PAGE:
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Without Question, 'Chelsea' Is Lame
January 12, 2012  | By Alan Pergament  | 6 comments

I have an answer to the question in the new NBC sitcom Are You There, Chelsea?

Let's hope that it won't be there for long.

It is one thing to read and enjoy the raunchy attitude of comedian Chelsea Handler in her bestselling books and late-night E! cable talk show.

But when it comes to the same material on prime time network TV, a little raunch goes a long way.

Handler is one of the stars of the series that premieres on NBC Wednesday at 8:30 p.m. ET, after the less offensive and occasionally funny Whitney. But she doesn't play herself. That's a smart move. As an NBC promo for the series suggests, she's probably a little too old by TV standards to play a sex-crazed bartender with a sailor's tongue. And she's wise to dye her blonde hair dark, as if she is trying to avoid being seen.


The real Chelsea plays Sloane, the very pregnant older sister of the fictional Chelsea, who is played by Laura Prepon of That '70s Show. The most laughable moment out of Handler's mouth in the two episodes available for review occurs near the end of the second episode when Sloane (the real Chelsea) gives the fictional Chelsea a relationship lesson and tells her that life isn't all about sex.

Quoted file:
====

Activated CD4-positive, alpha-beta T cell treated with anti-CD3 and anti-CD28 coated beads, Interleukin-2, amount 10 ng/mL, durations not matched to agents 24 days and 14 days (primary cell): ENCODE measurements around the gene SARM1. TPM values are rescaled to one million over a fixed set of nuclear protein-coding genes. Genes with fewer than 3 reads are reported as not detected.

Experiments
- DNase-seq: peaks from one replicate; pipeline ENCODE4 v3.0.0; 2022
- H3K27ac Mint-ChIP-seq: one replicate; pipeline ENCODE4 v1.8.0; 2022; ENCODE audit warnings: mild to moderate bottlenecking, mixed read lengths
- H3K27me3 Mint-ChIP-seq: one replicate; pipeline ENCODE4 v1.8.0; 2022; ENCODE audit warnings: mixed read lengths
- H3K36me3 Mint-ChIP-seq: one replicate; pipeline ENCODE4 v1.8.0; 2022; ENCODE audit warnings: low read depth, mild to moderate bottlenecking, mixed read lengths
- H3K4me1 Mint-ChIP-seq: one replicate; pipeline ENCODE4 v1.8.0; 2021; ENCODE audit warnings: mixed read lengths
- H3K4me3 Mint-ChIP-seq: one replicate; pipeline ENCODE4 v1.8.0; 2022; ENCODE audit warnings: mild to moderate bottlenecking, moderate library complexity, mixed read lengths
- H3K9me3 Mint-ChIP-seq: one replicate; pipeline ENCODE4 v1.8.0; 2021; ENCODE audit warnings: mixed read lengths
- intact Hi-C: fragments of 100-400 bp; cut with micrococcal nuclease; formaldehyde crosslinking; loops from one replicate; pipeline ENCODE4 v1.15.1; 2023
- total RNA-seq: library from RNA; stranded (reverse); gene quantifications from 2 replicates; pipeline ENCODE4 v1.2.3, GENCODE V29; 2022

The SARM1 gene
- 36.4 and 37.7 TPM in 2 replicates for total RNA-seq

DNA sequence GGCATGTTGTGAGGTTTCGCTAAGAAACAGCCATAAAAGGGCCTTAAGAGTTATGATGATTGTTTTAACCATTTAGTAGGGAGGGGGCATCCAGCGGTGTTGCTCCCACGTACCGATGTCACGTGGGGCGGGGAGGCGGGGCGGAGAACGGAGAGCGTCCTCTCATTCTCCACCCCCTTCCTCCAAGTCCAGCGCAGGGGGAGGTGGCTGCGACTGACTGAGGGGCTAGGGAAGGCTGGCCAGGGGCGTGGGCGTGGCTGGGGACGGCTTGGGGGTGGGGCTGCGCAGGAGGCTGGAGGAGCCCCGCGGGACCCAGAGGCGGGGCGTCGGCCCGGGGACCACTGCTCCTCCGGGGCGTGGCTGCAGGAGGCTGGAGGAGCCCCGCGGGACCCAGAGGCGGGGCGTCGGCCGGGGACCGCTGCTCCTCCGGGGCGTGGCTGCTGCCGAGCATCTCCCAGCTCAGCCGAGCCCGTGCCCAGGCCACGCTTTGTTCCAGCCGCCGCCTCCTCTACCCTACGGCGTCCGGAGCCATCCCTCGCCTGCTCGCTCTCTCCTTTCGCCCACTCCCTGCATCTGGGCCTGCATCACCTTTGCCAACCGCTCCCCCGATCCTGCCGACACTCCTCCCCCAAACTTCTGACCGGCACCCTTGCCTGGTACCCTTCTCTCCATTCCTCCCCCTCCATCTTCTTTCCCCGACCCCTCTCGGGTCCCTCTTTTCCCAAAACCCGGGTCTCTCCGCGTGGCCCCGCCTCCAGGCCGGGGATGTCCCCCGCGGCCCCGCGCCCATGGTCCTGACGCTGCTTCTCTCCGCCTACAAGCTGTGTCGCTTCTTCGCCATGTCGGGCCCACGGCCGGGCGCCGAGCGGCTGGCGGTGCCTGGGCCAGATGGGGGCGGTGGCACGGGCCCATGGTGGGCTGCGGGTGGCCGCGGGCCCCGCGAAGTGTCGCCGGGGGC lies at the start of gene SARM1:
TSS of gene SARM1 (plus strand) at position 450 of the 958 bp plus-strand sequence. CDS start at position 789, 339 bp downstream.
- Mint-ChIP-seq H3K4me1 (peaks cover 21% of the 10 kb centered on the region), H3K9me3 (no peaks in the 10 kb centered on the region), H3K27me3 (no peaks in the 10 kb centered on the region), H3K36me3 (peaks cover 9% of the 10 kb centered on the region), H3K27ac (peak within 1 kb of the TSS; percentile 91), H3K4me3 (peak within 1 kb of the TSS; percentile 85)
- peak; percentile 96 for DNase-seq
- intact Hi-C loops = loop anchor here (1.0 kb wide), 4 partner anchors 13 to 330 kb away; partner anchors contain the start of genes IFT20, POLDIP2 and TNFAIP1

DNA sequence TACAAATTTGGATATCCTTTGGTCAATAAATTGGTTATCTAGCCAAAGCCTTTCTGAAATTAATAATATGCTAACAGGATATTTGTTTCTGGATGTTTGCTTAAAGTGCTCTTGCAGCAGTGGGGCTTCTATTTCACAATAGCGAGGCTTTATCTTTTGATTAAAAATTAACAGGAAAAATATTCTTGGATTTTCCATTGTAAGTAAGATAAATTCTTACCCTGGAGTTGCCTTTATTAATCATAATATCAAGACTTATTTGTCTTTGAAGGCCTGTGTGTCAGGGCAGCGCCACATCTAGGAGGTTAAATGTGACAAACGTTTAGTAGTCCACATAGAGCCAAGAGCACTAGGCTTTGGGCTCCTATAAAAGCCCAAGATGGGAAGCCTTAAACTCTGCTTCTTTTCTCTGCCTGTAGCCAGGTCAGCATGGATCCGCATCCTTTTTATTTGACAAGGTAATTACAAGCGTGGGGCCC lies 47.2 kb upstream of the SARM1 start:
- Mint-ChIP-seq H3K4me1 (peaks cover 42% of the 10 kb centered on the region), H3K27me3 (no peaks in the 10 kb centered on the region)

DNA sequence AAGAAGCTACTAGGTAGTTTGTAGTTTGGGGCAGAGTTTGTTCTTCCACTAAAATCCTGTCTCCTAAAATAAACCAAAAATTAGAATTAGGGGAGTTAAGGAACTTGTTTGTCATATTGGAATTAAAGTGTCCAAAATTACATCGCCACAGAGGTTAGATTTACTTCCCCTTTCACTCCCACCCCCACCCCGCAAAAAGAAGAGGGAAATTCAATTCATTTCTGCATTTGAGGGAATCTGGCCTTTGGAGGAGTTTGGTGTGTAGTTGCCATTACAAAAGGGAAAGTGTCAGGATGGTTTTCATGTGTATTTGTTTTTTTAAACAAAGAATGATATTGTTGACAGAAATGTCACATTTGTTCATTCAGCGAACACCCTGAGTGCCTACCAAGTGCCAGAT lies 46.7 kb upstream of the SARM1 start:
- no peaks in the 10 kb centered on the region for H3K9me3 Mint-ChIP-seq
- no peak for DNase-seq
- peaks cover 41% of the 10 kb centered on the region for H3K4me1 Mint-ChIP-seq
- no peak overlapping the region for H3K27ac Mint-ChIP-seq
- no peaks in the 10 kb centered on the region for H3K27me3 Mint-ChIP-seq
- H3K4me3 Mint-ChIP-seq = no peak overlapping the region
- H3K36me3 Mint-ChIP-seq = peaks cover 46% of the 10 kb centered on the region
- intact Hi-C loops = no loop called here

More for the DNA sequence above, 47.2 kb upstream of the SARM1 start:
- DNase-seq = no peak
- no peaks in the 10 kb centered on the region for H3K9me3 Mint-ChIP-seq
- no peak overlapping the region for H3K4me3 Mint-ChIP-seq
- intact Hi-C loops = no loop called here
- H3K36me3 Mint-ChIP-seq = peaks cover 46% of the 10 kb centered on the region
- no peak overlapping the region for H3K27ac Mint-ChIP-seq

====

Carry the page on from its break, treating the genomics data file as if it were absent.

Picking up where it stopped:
This show is. Cover your ears, or in this case, your eyes as the fictional Chelsea narrates the episodes. In the first minute of the pilot tonight, there's a chlamydia joke, soon to be followed by jokes about sexual positions, a wacky new roommate's virginity. and giving a bartender a "handy" (in front of Chelsea's father, no less). I'm no prude, but this show tries much too hard to get laughs out of sophomoric material, with one-liners that probably read funnier written on paper than they do when performed. The sexual-position joke is the bottom of the barrel -- and repeated often.


It isn't like NBC doesn't have a censor. The word "vodka" isn't in the show title, as it is in Handler's bestseller Are You There, Vodka? It's Me, Chelsea. However, it kept vodka in the script, and also allows several politically-incorrect drinking jokes. After all, isn't drunk driving funny?

Besides the virgin and the father (played by Lenny Clarke), the characters include a dull bartender, a best friend, a male little person, and a cat with a name I won't repeat (but isn't the obvious slang word you might think). None of the actors (or the cat) makes much of an impression.

My impression is that potential viewers would be wise to ignore Are You There, Chelsea? and read a book. Even one of Handler's books.

Rating: 1 and a half stars out of 4

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